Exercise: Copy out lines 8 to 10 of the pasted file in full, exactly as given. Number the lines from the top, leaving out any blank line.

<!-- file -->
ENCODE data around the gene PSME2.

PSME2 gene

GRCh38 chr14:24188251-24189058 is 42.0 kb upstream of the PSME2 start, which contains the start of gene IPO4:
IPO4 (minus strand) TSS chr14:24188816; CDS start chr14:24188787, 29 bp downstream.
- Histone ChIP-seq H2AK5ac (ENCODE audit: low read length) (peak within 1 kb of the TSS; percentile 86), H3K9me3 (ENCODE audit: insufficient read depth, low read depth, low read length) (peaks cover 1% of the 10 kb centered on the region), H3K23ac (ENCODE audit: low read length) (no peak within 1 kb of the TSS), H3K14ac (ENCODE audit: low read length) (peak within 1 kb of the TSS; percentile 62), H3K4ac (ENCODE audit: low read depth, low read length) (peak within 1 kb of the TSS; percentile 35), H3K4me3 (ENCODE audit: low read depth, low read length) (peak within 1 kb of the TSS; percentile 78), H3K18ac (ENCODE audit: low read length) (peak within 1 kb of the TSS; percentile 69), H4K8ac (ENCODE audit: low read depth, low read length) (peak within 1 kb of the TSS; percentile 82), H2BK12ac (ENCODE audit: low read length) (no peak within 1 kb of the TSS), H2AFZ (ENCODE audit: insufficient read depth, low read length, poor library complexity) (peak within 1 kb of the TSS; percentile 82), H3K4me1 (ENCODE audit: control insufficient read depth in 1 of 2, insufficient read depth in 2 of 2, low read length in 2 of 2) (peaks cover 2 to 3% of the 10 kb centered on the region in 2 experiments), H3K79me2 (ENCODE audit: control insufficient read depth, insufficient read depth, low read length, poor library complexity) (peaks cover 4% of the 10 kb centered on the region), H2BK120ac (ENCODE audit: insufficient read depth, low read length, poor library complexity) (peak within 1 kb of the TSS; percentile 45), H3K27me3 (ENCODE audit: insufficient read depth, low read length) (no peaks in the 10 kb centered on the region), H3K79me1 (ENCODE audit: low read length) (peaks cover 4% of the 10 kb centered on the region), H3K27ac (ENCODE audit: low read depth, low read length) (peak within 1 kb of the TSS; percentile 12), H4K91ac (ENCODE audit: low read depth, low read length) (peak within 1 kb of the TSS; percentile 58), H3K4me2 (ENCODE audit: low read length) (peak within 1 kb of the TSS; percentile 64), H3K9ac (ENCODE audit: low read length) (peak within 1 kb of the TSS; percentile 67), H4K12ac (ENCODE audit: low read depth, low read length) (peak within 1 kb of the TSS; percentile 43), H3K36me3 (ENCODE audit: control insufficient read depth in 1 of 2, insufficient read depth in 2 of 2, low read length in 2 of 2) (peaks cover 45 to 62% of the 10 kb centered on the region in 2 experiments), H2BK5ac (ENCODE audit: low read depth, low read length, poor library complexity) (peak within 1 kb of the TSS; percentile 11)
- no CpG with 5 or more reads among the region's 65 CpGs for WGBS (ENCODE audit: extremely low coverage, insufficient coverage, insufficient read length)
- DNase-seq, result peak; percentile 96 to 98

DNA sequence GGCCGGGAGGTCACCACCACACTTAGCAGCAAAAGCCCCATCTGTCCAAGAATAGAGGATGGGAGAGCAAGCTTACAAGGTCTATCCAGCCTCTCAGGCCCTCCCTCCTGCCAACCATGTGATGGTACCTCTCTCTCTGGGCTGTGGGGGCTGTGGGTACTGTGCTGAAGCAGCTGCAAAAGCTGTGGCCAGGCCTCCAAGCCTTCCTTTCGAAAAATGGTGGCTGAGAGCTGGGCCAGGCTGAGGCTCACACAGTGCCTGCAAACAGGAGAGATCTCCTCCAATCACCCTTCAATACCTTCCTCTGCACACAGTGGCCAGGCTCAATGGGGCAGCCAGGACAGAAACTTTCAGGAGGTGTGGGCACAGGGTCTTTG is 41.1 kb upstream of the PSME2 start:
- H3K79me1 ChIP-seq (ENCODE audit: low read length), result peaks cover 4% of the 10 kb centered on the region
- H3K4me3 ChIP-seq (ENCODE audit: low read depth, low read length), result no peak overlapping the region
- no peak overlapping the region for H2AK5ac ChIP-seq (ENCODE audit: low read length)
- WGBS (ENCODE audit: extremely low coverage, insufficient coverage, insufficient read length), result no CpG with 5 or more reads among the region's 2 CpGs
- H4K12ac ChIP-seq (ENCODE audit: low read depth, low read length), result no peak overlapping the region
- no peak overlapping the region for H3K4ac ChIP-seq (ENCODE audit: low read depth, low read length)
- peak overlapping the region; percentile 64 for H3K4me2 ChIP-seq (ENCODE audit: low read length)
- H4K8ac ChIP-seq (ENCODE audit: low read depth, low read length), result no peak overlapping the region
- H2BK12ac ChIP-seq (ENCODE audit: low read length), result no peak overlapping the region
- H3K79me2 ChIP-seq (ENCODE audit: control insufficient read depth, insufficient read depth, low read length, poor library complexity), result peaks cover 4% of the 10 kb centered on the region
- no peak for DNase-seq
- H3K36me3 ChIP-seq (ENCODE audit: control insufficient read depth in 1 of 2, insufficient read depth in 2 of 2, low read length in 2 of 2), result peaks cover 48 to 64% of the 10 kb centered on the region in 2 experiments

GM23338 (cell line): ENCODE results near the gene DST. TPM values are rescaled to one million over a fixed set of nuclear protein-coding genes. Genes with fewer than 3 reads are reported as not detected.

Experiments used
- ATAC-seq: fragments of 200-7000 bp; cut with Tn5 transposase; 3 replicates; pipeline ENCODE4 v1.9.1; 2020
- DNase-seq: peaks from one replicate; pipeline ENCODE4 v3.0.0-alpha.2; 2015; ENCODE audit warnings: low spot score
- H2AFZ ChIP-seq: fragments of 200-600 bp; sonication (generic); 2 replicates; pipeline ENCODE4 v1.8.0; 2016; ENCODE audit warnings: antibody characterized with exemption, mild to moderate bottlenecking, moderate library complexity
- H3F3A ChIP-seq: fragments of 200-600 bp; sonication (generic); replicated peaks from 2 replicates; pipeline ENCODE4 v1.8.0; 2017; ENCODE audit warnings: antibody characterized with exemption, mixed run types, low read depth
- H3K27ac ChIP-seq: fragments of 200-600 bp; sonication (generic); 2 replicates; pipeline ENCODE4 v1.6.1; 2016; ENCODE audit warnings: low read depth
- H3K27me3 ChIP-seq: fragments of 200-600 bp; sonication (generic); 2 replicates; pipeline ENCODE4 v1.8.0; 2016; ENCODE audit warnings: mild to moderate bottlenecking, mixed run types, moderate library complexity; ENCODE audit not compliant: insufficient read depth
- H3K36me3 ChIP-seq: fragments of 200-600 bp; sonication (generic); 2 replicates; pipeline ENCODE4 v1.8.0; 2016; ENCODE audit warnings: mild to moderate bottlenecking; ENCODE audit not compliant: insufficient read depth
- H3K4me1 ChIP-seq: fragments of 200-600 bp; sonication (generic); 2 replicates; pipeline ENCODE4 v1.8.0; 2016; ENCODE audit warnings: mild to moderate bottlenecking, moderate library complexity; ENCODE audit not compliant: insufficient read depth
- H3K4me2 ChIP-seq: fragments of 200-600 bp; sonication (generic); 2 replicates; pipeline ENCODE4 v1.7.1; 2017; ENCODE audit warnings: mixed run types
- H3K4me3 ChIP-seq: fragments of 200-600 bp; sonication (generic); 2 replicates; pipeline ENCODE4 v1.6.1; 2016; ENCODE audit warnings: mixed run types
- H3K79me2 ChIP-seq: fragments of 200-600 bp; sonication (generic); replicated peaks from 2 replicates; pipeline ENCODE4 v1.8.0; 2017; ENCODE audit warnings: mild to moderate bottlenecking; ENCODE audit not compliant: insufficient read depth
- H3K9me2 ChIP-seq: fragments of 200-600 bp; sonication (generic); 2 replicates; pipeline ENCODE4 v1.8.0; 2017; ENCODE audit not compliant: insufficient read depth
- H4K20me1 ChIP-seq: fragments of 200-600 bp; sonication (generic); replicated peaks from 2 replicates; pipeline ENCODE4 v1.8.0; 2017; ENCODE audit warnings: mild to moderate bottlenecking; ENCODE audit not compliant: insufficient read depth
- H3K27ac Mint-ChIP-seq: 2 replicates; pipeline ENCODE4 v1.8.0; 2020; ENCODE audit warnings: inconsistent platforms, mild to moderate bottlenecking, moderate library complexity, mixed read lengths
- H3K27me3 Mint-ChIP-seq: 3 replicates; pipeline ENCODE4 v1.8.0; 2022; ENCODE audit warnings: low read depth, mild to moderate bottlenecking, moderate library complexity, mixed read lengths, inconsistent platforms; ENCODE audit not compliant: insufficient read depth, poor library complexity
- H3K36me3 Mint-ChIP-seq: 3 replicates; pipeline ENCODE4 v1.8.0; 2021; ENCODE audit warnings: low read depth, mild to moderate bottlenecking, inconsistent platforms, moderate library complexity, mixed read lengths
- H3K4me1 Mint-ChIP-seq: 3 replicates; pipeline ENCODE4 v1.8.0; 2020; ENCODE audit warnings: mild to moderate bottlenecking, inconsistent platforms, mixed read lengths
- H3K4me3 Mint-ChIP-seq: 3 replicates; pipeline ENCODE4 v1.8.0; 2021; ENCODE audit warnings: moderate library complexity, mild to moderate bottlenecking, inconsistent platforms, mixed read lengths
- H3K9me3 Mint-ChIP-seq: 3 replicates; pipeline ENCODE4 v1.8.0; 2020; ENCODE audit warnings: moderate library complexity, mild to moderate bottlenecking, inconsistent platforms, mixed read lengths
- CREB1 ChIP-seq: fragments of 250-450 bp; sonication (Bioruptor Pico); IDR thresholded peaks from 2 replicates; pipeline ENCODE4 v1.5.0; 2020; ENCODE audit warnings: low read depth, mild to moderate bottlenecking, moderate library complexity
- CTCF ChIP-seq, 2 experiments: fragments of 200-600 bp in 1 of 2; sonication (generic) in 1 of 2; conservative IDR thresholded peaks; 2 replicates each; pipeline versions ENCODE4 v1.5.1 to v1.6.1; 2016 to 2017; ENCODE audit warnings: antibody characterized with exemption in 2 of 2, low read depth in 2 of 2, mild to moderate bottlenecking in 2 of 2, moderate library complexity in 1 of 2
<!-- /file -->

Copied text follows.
DNA sequence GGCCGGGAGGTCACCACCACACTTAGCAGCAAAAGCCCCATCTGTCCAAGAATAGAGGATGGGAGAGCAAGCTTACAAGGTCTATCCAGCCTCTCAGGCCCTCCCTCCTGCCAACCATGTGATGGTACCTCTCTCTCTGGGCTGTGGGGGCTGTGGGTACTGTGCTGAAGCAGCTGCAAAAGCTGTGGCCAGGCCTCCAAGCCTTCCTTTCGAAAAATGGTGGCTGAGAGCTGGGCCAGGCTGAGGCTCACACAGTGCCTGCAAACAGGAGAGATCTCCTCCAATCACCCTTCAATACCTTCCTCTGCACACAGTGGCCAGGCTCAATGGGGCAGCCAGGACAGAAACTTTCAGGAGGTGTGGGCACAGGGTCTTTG is 41.1 kb upstream of the PSME2 start:
- H3K79me1 ChIP-seq (ENCODE audit: low read length), result peaks cover 4% of the 10 kb centered on the region
- H3K4me3 ChIP-seq (ENCODE audit: low read depth, low read length), result no peak overlapping the region